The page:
Cross‐linking of surface immunoglobulin (sIg) by antibodies against IgM, IgG and IgD activates B cells and in some circumstances can induce cell proliferation. We studied the potential link between anti‐Ig‐induced changes in the cytosolic free Ca2+ concentration ([Ca2+]i), inositol phosphate production and the ability to induce cell proliferation in the presence or absence of the phorbol ester 12‐O‐tetradecanoylphorbol 13‐acetete (TPA). Anti‐IgM, but not anti‐IgD or anti‐IgG, induced cell proliferation in the presence but not the absence of TPA. Each of the antibodies induced a rapid increase in [Ca2+]i which appeared to be due to release of Ca2+ from internal stores. This was followed by a sustained increase in [Ca2+]i, apparently due to Ca2+ uptake from the extracellular medium. Anti‐IgD induced the greatest increase in [Ca2+]i, anti‐IgM induced intermediate changes and anti‐IgG the lowest change. Since inositol 1,3,5‐trisphosphate (IP3) can release Ca2+ from internal stores, we tested the ability of each anti‐Ig isotype to increase concentrations of IP3. In contrast to the change in [Ca2+]i and proliferation, anti‐IgG induced the most significant increase in IP3 concentrations. Taken together these data indicate that changes in [Ca2+]i, inositol phosphate production and anti‐Ig‐induced human B cell proliferation are not directly linked. They also demonstrate that changes in [Ca2+]i, inositol phosphate production and activation of protein kinase C are not sufficient to induce proliferation of human B cells. It appears that anti‐IgM induces an additional Ca2+‐independent, inositol phosphate‐independent and protein kinase C‐independent activation signal which can collaborate with TPA to induce B cell proliferation. The molecular events involved in this signal remain to be identified.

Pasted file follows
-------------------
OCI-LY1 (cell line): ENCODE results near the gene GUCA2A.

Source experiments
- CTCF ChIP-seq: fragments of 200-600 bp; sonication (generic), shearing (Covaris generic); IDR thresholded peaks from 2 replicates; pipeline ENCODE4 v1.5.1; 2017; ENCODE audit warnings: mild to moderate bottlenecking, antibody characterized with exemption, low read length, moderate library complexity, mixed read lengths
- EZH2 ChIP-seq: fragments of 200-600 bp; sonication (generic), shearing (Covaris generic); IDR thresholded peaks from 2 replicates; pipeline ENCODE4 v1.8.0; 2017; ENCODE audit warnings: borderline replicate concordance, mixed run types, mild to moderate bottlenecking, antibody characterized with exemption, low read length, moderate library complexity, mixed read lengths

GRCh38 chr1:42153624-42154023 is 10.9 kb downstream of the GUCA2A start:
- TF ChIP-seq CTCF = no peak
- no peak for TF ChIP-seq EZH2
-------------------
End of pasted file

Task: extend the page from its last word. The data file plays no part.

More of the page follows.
ASJC Scopus subject areas
- Immunology and Allergy